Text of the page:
- Introduce new supplements very gradually – start with just a few grams and increase the amount over a period of a week or more.
- Get the moisture level of the whole feed right – not too wet, not too dry. Supplements stick best in slightly damp feeds but some horses prefer to eat feeds dry. Most horses dislike sloppy mush.
- Add the supplement to a feed that your horse already likes such as copra, lucerne chaff or pellets.
- Adding something sweet can help disguise the taste of new ingredients. Try a little bit of grated carrot, grated apple, apple sauce or molasses.
- Some horses love the taste of apple cider vinegar, oil or salt and these can also be used to disguise supplements.
- Make a smoothie or slushy in the blender with the supplements as well as your horse’s choice of carrots, apples or bananas.
- Investigate why your horse is fussy – very fussy horses eating sweet high sugar/starch feeds often do better on low starch alternatives such as Speedibeet, Microbeet or Maxisoy, lupins and/or copra rather than cereal grains or by-products such as bran, pollard, and millrun. Always read the ingredients list of bagged or pelleted feeds so you know what you are feeding! It can take months to convince these horses to make the change but is usually worth the effort.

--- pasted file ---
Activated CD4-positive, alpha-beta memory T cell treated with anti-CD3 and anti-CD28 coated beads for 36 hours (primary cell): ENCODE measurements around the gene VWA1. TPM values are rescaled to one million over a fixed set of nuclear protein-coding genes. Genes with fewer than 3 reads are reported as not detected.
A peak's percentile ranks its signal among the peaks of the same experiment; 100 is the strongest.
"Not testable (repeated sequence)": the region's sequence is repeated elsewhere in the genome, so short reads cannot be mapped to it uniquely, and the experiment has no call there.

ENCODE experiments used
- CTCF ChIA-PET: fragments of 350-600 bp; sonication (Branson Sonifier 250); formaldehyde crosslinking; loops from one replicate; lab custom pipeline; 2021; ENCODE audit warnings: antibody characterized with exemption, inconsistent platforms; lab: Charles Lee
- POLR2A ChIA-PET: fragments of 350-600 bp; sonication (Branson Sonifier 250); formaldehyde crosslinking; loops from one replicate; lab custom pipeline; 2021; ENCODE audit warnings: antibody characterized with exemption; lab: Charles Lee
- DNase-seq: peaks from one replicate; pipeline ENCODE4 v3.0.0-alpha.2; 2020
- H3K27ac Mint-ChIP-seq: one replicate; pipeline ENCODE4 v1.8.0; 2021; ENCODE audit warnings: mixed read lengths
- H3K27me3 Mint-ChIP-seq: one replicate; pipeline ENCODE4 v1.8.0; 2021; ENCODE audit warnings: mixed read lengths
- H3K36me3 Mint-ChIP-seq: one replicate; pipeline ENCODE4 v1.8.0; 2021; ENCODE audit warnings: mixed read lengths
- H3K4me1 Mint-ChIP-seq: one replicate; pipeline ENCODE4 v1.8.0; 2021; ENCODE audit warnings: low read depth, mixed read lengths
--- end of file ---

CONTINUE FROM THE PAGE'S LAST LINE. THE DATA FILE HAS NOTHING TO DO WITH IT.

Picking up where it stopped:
- Some fussy horses don’t need enough hard feed to successfully disguise powdered supplements. Look for palatable, pelleted supplements such as Equine Vit&Min Mineral Balancer Pellets from your local feed store or http://www.farmalogic.com.au.
Drought conditions in many parts of Australia mean that horses are in paddocks with little or no roughage and hay is difficult and/or expensive to source. This means that horse owners are forced to feed Read more…